By Tiffany Ran
Northwest Asian Weekly
Dr. Henry Lee is the type of man that says “no problem,” though his career revolves around problems. Lee is a forensic scientist that has assisted in more than 6,000 cases and is renowned for his ability to glean clues from the scant pieces of evidence collected from crime scenes. Lee often works with corpses, but says that it is worse when there isn’t a body to examine. Even then, he managed to solve cases.
Last week, the American Academy of Forensic Science held its annual meeting at the Seattle Convention Center.
Lee is a modern day forefather to the study of forensic science. In the past 40 years, Lee has assisted in various cases such as the war crimes in Bosnia and Croatia. He has also been involved in high profile cases like O.J. Simpson, Laci Peterson, JonBenét Ramsey, and Elizabeth Smart.
In the beginning of his career, Americans complained that Lee spoke with a Chinese accent. “When I first started, I lacked courage. Years later, I grew a thicker skin, and I said, ‘That’s your problem. If you don’t understand [the] Chinese accent, it’s not my fault. [It’s] your fault. Bush speaks with a Texan accent.’ … I say, if they’re paying $500 to hear me lecture, they’re paying to learn the Chinese accent,” Lee said, jokingly.
In 2004, he was called to investigate the controversial March 19 assassination attempt on the lives of Taiwanese President Chen Shui-bian and Vice President Annette Lu. Lee was later commended for not accepting money from Chen.
“We must be responsible to history rather than be responsible to an administration,” Lee said. “When one is responsible to history is when one’s responsibility is great. One has the duty to let the evidence speak for itself.”
Lee also believes in the importance of having an open mind.
During his career, Lee often saw how personal perspective can interfere with one’s understanding of a case. In a case from Hartford, Conn., an Eastern European immigrant was found dead after failing to return home from work. An investigator said to Lee, “She was just looking for trouble.” She left at 6:00 a.m. to walk to work when she could have taken the subway for only 25 cents.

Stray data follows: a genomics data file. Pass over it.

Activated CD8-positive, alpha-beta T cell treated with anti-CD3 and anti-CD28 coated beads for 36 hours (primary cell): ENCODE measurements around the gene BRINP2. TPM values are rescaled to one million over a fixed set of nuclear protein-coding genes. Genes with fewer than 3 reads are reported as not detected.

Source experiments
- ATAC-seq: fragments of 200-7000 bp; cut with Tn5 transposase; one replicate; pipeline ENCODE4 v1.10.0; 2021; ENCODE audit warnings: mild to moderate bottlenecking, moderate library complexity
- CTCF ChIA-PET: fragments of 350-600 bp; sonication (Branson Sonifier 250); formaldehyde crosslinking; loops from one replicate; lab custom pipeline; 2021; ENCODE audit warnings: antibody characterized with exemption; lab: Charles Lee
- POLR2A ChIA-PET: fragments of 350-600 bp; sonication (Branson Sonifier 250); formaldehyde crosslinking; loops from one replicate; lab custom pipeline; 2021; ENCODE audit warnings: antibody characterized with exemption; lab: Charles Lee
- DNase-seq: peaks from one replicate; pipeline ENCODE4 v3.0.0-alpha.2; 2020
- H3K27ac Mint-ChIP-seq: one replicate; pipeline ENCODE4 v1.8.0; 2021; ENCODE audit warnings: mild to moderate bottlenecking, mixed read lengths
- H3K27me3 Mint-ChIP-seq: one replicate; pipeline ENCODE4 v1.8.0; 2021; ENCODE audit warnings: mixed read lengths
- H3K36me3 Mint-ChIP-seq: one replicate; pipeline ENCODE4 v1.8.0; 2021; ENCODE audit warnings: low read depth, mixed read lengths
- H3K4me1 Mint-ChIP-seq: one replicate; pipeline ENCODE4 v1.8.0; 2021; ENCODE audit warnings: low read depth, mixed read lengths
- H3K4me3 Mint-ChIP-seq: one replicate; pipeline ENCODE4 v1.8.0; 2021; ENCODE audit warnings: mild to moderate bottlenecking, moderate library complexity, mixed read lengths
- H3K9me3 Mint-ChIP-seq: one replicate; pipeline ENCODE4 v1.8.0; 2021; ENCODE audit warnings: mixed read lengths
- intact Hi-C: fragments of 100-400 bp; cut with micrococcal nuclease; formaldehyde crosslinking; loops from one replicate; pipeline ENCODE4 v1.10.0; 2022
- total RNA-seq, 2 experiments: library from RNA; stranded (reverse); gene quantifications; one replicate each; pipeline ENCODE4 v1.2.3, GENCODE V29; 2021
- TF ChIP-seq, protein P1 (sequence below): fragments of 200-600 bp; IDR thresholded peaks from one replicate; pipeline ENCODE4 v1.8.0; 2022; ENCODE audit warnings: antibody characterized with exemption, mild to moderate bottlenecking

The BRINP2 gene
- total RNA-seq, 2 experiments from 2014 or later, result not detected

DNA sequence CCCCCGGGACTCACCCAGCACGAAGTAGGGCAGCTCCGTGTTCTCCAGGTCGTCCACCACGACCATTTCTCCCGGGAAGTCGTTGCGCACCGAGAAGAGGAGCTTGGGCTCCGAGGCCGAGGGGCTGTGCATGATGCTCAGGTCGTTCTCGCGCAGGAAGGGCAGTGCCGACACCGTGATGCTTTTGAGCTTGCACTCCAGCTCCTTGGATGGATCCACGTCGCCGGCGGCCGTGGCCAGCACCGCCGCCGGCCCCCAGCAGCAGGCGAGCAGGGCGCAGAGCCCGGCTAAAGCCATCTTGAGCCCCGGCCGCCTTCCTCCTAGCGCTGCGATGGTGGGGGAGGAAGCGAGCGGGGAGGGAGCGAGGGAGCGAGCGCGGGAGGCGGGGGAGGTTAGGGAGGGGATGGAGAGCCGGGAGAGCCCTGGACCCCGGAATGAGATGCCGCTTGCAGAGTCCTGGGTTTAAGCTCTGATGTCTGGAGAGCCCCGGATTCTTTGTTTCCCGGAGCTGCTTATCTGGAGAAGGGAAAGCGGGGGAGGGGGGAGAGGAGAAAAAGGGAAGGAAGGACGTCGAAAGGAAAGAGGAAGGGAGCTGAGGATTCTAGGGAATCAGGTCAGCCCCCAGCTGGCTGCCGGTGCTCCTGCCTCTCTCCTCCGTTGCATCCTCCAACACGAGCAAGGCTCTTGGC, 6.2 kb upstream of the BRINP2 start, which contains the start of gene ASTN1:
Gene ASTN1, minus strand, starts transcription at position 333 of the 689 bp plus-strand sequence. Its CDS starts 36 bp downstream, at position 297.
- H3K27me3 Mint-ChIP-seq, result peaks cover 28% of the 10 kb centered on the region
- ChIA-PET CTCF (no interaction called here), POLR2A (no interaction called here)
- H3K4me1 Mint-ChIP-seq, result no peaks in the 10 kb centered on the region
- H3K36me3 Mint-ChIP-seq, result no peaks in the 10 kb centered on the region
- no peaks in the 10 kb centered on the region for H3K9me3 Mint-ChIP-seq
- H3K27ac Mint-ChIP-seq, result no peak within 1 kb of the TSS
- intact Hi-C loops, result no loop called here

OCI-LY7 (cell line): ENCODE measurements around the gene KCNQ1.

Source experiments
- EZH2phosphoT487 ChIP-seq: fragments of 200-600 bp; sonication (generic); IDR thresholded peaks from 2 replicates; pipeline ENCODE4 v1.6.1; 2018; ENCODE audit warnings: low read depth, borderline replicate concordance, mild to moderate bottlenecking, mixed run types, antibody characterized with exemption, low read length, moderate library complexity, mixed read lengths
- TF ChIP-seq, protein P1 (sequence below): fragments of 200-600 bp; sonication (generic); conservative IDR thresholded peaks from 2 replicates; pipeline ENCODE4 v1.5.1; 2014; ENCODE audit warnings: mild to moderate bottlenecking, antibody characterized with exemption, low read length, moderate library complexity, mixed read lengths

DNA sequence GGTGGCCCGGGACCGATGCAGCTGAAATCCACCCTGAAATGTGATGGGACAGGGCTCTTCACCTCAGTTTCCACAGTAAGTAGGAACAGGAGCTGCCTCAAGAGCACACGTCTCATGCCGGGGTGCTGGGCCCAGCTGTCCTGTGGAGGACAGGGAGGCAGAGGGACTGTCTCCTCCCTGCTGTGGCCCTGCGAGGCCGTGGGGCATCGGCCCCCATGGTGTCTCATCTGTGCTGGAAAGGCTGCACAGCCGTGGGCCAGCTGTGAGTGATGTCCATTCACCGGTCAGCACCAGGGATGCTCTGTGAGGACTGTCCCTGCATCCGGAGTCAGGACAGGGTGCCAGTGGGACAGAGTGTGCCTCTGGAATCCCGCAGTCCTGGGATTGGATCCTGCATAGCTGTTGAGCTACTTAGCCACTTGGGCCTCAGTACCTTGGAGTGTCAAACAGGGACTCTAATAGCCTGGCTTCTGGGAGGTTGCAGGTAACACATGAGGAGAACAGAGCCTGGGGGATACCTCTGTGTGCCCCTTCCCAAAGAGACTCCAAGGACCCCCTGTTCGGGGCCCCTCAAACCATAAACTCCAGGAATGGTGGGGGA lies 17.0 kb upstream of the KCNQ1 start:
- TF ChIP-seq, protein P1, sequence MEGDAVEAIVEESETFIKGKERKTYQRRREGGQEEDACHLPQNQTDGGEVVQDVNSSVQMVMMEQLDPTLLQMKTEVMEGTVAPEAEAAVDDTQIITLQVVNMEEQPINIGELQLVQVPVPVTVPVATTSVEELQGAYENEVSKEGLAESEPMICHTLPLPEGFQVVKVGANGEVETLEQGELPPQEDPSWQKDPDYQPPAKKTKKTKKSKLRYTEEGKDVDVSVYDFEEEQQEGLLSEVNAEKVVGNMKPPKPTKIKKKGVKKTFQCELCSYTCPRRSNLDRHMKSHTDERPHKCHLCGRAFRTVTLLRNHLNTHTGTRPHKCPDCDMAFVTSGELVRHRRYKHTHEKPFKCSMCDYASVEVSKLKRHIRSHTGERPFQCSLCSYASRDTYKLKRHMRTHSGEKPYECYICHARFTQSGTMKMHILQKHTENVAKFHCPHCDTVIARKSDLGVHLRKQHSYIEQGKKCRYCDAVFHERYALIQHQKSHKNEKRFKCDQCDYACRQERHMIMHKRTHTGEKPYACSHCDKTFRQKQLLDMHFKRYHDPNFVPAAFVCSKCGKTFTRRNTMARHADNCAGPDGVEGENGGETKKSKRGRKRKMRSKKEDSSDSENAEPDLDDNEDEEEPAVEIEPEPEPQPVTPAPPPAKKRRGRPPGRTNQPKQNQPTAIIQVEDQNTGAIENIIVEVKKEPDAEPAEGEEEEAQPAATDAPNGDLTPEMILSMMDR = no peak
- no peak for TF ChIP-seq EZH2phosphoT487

“When I first came to New York in 1965, the subways at the time only cost a nickel,” Lee said to the investigator. “I ran to school and work to save a nickel because at the time, a nickel for me was a lot. … Your criticism of her is wrong because if you want to solve the case, you must think like a victim, [and] think like a suspect in order to crack the case.”
In Lee’s career, some cases remain invariably grounded in Lee’s mind as a personal milestone. Despite having worked with many political figures in his career, Lee still recalls the Penney Serra murder case as one of the more memorable cases in his career. When describing such a case, his voice softens as if in reverence of the details and the death.
It was Lee’s discovery of a faded bloody fingerprint that provided a break in the case. It was a case that, since 1973, had long ran cold. Much to his dismay, the fingerprint remained unidentified for many years.
Serra’s distraught father, John Serra, tried for years to find his daughter’s killer, calling Lee his “last hope.”
John passed away in 1998 before his daughter’s murderer was caught. The source of the fingerprint was identified one morning, 29 years after Penney Serra’s death.
That morning, Lee’s fingerprinting analyst announced that the faded fingerprint turned up on the criminal registry, one that wasn’t yet established during the time the fingerprint was found. There was a man who was charged in a separate assault case. Further DNA analysis, also unavailable at the time of the initial trial, confirmed that the man was the murderer.
“I trust that [John] in the afterlife knows that we helped to solve his daughter’s case.”
For Lee, the Serra case touches on his value for technological advancements in forensic science and the need to achieve justice for victims.
“In Taiwan and China, there are rewards for solving a case. In America, this is nothing to be praised for. This is for a sense of civic responsibility, to help victims or the falsely accused who cannot speak. Who will speak for them?” Lee said. This case is a testament to Lee’s career and that the truth can emerge from even the coldest cases.
“ ‘No problem’ is my mantra,” Lee said. “No problem with everything. You must have this attitude. If you think there is a problem, then there will be a problem. For everything, you must take responsibility.”
With the establishment of the Cold Case Center, Lee has limited his cases to strictly cold cases. Even with the limitation, there are enough cases to last him a lifetime. He also gives lectures in different countries, and there is a new laboratory being built at the Dr. Henry C. Lee Institute of Forensic Science. For a man whose career is all about problems, Lee maintains an uncanny energy. ♦
Tiffany Ran can be reached at email@example.com.